Yesterday afternoon, the School of Foreign Service hosted a panel discussion on the controversial anti-Islam video "The Innocence of Muslims." Georgetown professors and students talked about images of Islam in the Western World in light of the protests in several Islamic states. Professors Jonathan Brown, Ph.D., Yvonne Haddad, Ph.D., and John O. Voll, Ph.D. led the discussion, describing their research and first-hand experience in the region to give a sociopolitical context to the escalation of violence and social upheaval "The Innocence of Muslims" inspired in over twenty countries.
Brown opened the discussion by calling attention to what he views as a double standard for Muslims in the Western world. He suggested that Americans have an ingrained perception of Muslim "rage" built upon the accounts of a sensationalist media. Due to the prevalence of anti-Islamic activity and rhetoric in U.S. society, discrimination and hate speech targeted towards Muslims has become a socially acceptable and agitates already tense relations between Muslims and the rest of the U.S. population.
"Every culture or group of cultures has its own red lines. They might be legal red lines, but they are cultural red lines. There are taboos there are things people cannot say in public. In my experience, you just don't speak badly of the Prophet Muhammad. It just does not happen," Brown said.
Brown went on to say that in the United States, hate speech is constitutionally protected as a manifestation of freedom of speech. However, the restrictions the government places on freedom of speech and the restrictions corporations place on freedom of speech do not always line up.
In the case of "The Innocence of Muslims," Brown calls YouTube's refusal to remove the video as hate speech the result of a double standard that continuously marginalizes the Muslim population in the West.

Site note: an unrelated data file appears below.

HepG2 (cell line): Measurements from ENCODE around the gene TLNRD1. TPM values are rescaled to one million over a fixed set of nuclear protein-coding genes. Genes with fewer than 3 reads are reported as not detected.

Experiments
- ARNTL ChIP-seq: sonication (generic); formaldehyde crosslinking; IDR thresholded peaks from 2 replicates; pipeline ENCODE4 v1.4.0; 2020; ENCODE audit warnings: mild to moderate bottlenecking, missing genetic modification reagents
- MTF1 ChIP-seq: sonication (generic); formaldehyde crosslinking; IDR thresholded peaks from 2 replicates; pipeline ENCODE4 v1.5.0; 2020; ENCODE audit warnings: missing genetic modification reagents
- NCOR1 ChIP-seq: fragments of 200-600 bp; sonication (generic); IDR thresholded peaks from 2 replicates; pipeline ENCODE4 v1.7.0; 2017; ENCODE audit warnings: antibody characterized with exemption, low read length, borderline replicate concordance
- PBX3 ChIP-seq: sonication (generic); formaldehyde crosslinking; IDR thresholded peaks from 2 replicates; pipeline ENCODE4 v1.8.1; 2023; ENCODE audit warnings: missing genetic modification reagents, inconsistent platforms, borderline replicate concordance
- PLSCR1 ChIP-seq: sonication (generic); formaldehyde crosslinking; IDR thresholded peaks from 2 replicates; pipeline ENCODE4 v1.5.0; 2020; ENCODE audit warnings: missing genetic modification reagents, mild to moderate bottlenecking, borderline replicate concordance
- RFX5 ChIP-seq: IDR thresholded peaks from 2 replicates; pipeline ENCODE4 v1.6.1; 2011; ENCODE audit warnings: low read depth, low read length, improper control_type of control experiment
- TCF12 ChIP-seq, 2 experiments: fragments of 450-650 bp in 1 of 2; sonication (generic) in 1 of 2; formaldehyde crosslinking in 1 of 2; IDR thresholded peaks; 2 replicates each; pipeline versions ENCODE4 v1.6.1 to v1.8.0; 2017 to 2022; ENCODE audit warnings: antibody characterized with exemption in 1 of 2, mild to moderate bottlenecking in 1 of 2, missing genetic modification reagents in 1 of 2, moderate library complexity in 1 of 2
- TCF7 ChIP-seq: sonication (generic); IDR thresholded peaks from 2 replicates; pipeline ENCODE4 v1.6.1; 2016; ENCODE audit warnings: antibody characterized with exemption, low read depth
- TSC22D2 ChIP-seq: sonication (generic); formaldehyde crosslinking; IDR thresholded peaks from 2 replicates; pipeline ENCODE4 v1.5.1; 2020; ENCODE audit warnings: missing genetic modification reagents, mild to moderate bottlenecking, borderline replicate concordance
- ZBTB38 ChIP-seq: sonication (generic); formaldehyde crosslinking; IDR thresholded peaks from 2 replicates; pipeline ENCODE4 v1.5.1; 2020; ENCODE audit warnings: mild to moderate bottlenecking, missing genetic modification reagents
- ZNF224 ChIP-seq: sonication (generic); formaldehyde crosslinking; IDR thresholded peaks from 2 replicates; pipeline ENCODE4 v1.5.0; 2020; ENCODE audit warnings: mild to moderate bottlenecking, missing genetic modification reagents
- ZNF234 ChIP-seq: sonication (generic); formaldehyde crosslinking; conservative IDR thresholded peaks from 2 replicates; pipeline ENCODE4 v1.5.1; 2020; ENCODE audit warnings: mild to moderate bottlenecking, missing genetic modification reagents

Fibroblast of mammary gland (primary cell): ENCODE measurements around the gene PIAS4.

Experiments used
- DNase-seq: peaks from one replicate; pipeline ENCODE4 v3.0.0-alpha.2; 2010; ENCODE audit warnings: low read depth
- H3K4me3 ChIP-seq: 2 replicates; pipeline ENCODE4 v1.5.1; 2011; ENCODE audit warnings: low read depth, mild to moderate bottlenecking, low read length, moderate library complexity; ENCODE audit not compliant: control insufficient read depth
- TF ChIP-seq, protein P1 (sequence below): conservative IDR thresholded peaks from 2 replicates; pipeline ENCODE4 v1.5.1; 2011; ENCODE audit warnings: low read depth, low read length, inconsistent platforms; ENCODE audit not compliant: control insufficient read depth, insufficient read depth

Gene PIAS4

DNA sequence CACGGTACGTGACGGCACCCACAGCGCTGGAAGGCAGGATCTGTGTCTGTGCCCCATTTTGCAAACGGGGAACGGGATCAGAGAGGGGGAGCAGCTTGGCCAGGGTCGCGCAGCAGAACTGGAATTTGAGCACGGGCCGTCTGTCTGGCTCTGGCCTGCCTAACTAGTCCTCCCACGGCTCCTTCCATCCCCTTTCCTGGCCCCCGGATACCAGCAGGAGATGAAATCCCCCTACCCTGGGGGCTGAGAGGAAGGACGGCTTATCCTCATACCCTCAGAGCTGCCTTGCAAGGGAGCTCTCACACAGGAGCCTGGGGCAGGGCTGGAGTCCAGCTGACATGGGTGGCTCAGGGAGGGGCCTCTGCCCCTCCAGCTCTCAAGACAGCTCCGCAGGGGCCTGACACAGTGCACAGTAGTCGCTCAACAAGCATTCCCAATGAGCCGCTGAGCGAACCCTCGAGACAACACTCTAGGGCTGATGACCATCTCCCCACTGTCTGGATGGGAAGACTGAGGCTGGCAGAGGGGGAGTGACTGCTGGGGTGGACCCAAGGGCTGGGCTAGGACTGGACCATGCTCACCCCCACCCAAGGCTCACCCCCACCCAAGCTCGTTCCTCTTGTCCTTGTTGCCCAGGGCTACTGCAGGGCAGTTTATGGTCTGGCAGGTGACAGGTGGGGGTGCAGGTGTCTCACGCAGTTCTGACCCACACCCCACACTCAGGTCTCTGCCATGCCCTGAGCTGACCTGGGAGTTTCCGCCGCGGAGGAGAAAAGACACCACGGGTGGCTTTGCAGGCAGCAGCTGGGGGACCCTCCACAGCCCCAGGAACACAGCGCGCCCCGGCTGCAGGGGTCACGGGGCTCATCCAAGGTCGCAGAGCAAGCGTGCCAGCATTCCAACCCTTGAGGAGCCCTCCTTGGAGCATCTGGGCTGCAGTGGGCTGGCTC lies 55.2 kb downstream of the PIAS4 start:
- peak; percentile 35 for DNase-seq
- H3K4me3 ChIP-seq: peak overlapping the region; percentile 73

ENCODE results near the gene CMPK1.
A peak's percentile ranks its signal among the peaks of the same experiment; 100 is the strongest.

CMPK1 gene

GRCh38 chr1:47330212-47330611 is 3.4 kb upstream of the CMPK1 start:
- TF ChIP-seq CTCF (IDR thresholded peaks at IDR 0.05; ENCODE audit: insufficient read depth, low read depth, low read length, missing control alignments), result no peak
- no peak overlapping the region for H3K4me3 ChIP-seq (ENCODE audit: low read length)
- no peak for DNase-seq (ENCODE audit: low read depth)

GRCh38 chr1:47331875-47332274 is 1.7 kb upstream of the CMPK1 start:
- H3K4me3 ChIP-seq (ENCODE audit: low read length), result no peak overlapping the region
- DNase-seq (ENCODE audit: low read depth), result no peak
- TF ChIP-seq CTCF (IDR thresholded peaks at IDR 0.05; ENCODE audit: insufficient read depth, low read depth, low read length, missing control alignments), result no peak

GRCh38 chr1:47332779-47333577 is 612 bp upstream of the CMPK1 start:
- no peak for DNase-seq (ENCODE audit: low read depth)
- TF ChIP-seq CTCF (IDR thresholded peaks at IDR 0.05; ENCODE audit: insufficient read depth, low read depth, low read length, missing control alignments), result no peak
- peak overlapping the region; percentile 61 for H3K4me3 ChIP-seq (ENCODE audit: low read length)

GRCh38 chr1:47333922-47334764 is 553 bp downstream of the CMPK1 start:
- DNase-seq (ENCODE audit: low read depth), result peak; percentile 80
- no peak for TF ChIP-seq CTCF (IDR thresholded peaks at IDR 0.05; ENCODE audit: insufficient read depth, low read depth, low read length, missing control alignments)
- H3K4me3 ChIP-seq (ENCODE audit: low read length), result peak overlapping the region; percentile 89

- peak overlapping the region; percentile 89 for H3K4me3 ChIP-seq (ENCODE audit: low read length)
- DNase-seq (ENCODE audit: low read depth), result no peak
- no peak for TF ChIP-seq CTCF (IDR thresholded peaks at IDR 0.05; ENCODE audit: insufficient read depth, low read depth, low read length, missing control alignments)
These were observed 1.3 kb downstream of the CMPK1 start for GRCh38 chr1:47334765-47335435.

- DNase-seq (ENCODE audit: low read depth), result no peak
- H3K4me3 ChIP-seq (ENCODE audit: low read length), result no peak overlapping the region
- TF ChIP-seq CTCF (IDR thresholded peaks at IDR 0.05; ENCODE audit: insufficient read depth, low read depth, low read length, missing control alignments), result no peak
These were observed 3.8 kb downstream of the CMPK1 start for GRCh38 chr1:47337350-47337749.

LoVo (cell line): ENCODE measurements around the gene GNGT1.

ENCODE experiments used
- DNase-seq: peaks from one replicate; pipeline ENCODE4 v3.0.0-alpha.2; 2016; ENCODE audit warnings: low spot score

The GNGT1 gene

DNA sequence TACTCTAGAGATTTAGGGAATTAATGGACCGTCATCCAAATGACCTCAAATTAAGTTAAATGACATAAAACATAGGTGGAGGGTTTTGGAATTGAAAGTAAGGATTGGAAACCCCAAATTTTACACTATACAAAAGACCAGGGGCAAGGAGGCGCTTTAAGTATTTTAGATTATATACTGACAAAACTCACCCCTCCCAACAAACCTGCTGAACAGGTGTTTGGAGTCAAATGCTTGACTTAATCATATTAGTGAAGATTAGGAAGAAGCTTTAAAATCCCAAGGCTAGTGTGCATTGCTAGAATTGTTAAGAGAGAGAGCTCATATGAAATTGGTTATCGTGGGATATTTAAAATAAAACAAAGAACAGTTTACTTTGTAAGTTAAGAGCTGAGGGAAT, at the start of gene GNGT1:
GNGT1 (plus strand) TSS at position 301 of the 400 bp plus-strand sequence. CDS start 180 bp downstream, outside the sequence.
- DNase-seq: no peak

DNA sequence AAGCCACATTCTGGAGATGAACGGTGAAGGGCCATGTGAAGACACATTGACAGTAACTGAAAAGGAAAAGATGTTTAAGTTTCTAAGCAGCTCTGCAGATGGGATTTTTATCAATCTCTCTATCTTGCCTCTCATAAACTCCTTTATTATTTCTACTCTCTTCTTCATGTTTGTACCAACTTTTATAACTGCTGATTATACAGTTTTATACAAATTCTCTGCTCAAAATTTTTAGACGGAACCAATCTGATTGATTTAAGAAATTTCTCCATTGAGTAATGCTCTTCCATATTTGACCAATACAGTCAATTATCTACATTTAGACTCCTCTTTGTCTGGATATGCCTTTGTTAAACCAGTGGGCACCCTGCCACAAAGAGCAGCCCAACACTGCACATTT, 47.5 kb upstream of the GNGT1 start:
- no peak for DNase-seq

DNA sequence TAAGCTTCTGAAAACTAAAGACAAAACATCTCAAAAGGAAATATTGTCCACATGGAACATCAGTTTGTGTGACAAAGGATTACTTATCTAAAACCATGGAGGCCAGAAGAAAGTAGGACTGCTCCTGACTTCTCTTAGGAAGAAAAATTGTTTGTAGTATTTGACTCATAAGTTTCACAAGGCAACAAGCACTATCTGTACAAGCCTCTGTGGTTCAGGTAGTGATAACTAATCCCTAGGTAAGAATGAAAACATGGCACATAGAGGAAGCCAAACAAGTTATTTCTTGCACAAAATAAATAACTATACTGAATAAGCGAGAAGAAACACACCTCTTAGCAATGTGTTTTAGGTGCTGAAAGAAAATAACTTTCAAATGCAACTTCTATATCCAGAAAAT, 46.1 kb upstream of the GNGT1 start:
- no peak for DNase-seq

"This movie reached new depths… I find it difficult that the most insulting thing ever made about the Prophet Muhammad in the history of Western civilization, as far as I know, doesn't violate usage [Youtube usage] policy," Brown said.
Following Dr. Brown's comments, Haddad shifted the conversation in a different direction by explaining the demography of the global Coptic Christian population. In Egypt , great political tension exists between the Coptic Christian and the Islamic population. Copts have been marginalized and discriminated against by Egypt's predominantly Muslim population for decades.
However, following the fall of Hosni Mubarak, Copts have begun demanding equal programming time on government television programming, the right to convert Muslims to Christianity, a revised school curriculum that includes coptic history, representation in Parliament, and various other measures to prevent the Copts from returning to their former status as second-class citizens.
Haddad said that of the 700,000 Coptics living in the U.S., the group responsible for "The Innocence of Muslims" represented a miniscule minority of Coptic communities. Haddad went on to say that the primary concern of the majority of the Coptic community is not to wage a war on Muslims, but simply to protect themselves from discrimination which has begun to reemerge from the ruins of Mubarack's regime.
Voll closed the discussion with his analysis of the nature of urban unrest in the Middle East. Voll stated that, in terms of age and gender, the proportion of the population most inclined, statically speaking, to inciting civil unrest is males between the ages of fifteen and twenty-four.
Voll went on to say that the youth component is a major element of Islamic society with males between the ages of fifteen and twenty-four making up as much as one-third of the populations of Egypt and Libya. Additionally, in Egypt and Libya, approximately one-third of the population is unemployed. This high unemployment rate combined with the youth of the population have left countries such as Egypt and Libya with huge floating populations of frustrated workers, which has proved to be a recipe for disaster.
"For me, as relatively young, it's deja vu in a way because looking back there is just this manifest failure to learn from experience," Brown said. Brown, Voll and Haddad certainly hope we can learn this time around.